Cult of Luna


Cult of Luna (SWE)

Evidently, on the shores of the Gulf of Bothnia one wants to beat the roar of the sea with the thunder of an electric guitar. That seems to be the only likely explanation for the exceptional noise supply emerging from a Swedish town called Umeå. This small town of only 70,000 inhabitants has given the world the now deceased hardcore legend Refused, the mental metal pioneers Meshuggah, and, about ten years ago, also Cult of Luna. In the course of their four albums, Cult of Luna has become famous for their slow-burning, graphic metal that for want of better words has been described with all sorts of doom this and post that. Their latest release is 2006's acclaimed and awarded Somewhere Along the Highway, which is, apparently, going to be followed by a brand new album in the course of this year.

Cult of Luna has gathered their inspiration from various sources, all the way from prog rock, even if each of the members has a firm hardcore punk background. On tours with such speed addicts as The Dillinger Escape Plan and even The Berzerker, the band has certainly had their fair share of shouts of "Faster! Faster!" from the impatient metalheads in the audience, to which it has answered by deliberatly slowing down to an even more hypnotic degree. Instead of rushing around, Cult of Luna prefers the unhurried, tender embraces of thick guitar blankets. Here's a band whose performances are not only auditory, but also physical experiences.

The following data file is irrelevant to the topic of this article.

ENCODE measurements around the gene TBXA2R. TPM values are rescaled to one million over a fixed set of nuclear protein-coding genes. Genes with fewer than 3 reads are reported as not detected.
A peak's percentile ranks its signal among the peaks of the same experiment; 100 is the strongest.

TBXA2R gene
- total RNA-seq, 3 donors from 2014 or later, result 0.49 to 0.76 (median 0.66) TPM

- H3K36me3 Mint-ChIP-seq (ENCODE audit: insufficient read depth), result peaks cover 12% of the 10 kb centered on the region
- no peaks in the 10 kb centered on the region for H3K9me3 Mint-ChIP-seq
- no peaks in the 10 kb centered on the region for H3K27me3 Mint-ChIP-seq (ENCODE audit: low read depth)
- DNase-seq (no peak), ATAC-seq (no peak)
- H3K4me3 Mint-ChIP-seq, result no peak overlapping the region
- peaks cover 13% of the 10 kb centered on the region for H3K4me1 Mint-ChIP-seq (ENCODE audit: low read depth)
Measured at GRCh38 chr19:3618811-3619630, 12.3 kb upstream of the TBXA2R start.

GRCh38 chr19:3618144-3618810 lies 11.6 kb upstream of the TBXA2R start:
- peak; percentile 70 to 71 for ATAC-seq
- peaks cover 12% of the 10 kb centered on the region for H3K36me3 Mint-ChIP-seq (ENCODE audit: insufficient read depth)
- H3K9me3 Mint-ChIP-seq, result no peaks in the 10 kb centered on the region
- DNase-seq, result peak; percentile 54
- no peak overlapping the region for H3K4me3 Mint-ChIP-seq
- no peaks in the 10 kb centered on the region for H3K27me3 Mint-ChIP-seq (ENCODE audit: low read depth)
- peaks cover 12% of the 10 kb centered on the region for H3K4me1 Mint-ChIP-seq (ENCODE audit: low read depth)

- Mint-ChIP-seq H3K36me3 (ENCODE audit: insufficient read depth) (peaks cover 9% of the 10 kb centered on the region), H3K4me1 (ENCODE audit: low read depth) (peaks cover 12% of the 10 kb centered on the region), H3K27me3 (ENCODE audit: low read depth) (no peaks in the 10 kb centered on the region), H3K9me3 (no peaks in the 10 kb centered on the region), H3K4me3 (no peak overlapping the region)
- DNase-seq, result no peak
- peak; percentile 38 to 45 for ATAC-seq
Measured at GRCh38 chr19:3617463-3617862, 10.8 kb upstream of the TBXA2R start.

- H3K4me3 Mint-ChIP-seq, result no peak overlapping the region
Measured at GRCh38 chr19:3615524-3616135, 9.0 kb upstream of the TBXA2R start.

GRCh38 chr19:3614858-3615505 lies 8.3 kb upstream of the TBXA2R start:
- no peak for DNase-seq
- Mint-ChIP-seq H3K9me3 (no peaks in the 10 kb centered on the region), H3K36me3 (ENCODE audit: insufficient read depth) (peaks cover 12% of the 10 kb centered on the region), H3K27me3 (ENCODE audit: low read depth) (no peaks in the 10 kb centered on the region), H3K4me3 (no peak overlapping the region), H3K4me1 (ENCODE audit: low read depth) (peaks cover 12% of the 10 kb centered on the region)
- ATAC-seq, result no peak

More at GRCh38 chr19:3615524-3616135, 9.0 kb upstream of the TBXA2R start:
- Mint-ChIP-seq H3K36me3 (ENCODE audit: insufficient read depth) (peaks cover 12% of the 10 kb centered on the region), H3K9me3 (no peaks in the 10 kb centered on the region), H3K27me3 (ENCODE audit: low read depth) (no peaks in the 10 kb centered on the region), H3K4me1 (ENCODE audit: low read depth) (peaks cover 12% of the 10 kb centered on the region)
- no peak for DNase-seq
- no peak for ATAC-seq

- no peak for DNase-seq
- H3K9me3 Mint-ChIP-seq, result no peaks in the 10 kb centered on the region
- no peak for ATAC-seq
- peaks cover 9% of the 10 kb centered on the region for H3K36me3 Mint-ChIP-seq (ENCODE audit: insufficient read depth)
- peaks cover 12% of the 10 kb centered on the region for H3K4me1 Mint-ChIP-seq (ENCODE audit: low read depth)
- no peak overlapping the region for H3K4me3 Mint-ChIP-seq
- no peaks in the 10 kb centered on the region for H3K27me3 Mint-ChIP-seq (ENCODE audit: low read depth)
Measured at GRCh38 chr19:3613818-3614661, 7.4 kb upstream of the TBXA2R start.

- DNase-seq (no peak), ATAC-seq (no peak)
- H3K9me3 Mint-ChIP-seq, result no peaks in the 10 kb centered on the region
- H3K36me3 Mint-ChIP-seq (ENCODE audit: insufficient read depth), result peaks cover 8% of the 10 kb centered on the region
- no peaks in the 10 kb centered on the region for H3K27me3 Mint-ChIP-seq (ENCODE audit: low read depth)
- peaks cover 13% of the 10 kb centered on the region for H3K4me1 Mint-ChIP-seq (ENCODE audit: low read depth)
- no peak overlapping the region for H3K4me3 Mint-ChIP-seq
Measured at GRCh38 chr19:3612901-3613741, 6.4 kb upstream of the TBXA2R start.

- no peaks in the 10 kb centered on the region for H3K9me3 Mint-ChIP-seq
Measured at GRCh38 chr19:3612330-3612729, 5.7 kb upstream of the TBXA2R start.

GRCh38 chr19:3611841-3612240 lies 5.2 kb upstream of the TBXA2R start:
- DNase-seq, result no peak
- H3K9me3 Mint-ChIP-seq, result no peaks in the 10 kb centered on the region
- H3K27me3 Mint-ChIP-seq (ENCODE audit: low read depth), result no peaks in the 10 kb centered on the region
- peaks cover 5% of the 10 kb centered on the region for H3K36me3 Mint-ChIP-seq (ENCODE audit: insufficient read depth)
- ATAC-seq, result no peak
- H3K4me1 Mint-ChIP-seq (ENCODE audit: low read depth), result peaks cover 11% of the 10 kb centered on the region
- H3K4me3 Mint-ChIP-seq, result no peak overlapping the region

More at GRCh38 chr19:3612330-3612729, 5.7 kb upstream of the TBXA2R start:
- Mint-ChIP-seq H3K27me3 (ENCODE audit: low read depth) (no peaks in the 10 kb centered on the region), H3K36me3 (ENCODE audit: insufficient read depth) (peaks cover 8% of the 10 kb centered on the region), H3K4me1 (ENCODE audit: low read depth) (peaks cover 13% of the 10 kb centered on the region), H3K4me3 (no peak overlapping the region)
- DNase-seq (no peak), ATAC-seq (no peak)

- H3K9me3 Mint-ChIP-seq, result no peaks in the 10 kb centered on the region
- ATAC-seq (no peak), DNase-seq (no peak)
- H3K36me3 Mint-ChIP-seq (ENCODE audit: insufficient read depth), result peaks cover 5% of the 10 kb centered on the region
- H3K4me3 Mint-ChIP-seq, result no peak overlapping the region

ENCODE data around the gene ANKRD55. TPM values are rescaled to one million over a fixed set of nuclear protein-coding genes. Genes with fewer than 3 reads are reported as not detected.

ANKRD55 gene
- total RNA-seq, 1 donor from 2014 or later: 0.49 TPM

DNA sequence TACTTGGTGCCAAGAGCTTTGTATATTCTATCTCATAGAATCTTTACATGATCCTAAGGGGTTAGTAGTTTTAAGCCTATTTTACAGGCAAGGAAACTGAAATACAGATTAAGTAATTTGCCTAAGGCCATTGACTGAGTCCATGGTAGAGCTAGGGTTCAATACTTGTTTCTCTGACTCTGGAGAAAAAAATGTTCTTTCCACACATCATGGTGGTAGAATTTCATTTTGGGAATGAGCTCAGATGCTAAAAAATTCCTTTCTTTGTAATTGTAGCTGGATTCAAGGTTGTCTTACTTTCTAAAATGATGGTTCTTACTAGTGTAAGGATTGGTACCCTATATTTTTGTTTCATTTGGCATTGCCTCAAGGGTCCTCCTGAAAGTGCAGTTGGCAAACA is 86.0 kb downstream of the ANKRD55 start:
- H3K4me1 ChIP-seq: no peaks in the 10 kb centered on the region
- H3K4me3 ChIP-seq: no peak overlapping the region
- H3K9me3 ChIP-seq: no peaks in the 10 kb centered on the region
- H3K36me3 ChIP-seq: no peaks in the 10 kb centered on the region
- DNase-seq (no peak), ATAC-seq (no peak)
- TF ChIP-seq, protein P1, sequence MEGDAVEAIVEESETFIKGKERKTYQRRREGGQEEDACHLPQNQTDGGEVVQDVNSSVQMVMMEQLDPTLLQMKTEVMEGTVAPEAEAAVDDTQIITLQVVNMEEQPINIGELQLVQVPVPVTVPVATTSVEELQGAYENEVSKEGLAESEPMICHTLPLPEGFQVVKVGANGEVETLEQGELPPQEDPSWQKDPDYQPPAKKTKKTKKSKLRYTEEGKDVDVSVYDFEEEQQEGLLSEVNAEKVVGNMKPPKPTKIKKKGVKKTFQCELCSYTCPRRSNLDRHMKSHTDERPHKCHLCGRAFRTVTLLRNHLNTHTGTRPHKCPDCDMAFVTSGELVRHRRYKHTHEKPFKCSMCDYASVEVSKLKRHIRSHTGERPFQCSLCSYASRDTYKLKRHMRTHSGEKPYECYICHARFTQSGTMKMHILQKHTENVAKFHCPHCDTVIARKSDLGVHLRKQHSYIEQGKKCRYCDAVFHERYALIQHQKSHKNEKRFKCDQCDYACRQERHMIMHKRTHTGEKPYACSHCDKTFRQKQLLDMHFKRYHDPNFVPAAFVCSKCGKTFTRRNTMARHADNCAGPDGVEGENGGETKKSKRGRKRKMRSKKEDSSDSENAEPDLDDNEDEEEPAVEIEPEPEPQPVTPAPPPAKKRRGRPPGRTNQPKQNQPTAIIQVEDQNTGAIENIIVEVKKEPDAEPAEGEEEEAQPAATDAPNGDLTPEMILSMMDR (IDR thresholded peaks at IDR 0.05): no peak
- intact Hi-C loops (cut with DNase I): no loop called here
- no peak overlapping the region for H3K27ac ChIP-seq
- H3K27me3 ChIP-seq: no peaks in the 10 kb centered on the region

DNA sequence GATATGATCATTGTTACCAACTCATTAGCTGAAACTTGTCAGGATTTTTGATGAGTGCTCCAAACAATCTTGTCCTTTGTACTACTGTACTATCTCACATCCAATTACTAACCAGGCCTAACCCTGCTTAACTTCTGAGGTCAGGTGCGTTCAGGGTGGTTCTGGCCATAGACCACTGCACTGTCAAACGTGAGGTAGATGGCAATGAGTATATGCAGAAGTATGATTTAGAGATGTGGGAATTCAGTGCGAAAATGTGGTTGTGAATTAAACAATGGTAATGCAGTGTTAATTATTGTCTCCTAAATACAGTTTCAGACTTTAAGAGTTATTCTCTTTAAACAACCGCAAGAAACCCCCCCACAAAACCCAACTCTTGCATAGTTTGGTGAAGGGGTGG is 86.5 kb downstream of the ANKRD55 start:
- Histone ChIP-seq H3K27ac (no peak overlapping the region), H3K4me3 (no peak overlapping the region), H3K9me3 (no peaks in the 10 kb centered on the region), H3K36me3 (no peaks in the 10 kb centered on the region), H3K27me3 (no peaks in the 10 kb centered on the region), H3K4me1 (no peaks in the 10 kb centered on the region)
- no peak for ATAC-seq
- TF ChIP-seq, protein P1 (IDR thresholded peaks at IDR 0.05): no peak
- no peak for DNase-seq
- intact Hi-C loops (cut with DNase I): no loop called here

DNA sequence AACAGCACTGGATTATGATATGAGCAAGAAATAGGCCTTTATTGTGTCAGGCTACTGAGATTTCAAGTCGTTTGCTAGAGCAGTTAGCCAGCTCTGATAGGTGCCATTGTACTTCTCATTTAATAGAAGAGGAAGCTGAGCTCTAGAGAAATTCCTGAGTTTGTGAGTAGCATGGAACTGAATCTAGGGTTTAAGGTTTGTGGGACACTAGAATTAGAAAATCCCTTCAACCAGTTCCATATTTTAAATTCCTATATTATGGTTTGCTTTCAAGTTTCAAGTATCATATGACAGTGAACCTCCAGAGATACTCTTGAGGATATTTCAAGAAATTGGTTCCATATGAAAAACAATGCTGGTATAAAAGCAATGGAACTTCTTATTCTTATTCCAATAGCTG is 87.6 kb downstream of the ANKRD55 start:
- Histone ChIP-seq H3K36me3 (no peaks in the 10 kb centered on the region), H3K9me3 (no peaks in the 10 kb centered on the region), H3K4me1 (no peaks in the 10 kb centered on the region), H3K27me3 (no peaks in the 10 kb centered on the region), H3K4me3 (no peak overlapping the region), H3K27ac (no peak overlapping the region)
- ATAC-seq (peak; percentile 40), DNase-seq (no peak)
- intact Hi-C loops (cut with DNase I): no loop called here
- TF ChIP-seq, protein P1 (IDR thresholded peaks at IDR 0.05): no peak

With seven members and three guitars, the fuzz blanket is certainly thick enough, but in the midst of all that noise there are wells of sensitivity and subtlety to be found. Klaus Rydberg's singing voice is like that of one possessed, yet decidedly kept as just another instrument among others. Cult of Luna holds the audience's attention not only by hiding bittersweet earcandy in its sounds, but also by cleverly referring to current social issues and events and by inviting, kindly and without pushing or preaching, the listeners to contemplate a variety of personal and political questions. And what gentle and cruel depths can one find hidden behind such an innocent song title as Finland? Might that be a reason good enough to come and see Cult of Luna live?

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